There are some things that make Christmas farce. One is self-indulgence under the pretense of generosity, or rather, thinking you are generous when you are only doing something for yourself.
What I mean is this. A well-to-do person gives her well-to-do relative some handsome linen, which she knows the latter wants but does not quite like to buy for herself; while the well-to-do relative in turn spends about the same amount of money for a handsome desk set, which she has been delicately given to understand the other covets. What is wrong in their doing this? Nothing.
The wrong consists in that each feels that she has been generous. How were they any more generous than if each went out and bought what she wanted?
Being Hateful to People Because You Are Overworking
Another thing that makes Christmas a farce is being cross and irritable and generally unlovable in the holiday season, because you are working so hard at embroidery or shopping that you can’t command your temper.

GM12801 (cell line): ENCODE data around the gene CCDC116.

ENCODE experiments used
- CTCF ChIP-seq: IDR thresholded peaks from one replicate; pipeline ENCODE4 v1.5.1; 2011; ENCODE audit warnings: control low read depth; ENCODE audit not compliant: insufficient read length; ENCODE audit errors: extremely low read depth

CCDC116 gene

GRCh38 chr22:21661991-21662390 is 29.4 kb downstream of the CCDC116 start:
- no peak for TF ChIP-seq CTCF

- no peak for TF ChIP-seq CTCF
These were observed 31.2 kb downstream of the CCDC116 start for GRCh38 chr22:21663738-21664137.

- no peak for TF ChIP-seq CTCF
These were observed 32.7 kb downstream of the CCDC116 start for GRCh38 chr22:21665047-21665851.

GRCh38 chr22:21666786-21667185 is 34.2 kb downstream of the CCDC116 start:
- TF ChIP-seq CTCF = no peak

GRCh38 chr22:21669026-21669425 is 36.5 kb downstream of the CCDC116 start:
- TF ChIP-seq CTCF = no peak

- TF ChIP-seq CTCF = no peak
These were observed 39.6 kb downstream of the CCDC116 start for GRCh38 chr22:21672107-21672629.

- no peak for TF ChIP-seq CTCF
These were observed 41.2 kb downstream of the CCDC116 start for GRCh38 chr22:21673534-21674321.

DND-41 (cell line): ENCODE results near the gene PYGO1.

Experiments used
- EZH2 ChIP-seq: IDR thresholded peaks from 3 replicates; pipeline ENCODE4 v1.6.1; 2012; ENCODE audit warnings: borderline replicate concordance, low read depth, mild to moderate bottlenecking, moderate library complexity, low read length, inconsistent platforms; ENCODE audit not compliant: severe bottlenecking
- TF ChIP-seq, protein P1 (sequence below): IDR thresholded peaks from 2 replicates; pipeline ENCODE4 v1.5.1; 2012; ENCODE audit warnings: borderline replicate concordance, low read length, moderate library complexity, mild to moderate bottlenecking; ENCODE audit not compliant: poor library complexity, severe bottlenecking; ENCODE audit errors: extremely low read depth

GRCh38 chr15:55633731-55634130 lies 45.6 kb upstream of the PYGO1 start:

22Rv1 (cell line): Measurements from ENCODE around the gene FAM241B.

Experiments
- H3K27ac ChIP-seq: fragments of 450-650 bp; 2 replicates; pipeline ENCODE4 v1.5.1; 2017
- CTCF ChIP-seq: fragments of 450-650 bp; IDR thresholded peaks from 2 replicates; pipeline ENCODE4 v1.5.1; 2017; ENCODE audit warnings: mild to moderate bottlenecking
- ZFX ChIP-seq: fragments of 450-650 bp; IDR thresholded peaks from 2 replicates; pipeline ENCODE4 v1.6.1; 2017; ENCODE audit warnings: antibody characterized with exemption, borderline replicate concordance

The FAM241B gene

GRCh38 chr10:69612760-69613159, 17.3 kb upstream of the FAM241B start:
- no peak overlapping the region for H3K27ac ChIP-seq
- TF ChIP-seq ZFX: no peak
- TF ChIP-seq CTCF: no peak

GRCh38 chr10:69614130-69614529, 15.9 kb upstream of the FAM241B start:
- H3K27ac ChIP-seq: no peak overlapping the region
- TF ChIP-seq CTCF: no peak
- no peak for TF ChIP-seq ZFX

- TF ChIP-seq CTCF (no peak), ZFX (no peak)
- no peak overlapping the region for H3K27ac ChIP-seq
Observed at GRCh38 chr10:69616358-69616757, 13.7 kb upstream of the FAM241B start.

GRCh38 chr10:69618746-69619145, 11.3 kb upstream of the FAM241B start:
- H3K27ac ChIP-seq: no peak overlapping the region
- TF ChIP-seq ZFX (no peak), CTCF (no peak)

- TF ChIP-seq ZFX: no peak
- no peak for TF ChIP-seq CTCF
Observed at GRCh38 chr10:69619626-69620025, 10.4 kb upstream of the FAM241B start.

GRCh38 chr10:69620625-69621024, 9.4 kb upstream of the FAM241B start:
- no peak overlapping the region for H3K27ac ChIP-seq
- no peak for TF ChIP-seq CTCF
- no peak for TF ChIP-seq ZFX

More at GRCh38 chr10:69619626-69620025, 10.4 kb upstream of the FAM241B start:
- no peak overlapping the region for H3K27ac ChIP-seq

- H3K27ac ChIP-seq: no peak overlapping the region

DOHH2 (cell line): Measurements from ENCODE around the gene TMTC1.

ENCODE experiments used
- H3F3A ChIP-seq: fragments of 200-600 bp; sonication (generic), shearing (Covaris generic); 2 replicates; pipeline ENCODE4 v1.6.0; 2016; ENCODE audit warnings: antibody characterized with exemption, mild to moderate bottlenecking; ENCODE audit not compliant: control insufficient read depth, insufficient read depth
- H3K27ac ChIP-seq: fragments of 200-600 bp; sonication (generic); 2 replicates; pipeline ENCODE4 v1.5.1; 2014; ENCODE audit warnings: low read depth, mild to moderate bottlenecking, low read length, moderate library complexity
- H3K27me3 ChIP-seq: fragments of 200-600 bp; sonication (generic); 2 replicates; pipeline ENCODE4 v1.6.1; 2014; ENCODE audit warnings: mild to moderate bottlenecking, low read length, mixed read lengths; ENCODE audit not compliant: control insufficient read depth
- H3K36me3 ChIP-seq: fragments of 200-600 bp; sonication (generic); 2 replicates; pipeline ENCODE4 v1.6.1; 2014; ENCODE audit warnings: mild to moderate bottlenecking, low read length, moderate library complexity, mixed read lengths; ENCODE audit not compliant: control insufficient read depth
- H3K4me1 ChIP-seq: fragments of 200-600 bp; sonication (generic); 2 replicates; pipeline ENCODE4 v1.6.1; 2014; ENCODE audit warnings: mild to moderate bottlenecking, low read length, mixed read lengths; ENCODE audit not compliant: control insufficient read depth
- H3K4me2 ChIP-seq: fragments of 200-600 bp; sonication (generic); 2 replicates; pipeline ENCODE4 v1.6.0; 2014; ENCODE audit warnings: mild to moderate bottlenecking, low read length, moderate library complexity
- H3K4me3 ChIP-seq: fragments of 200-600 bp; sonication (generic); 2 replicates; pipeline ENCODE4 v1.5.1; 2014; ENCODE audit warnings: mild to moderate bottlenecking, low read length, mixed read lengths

Another is giving, because convention demands it, gifts that you don’t want to give, that you actually grudge and feel resentful about.
Another is being snappy and dis-agreeable to those who serve you on your Christmas shopping tour.
Some Ways to Make Christmas A Reality
There are also some things that make Christmas closer to what it was meant to be. One is letting your thoughts wander back into old times, and writing some little Christmas message straight out of your heart to some of those friends of the auld lang syne.
Another is giving to the poor, and giving not in the spirit of patronage, but of one who humbly pays part of a great debt.
Another is remembering that Christmas is the day of the child, and giving not only to the children of your own family and relatives, who doubtless have more gifts than they can digest, but to the child who has but little.
Another is trying to fill yourself so full of the true Christmas spirit of love and good will towards all men, that, as you go about your shopping and your Christmas preparations, some of it shall spill over into your relations with others, and make you more considerate and friendly to outsiders and more tender to your own.
by Ruth Cameron, 1916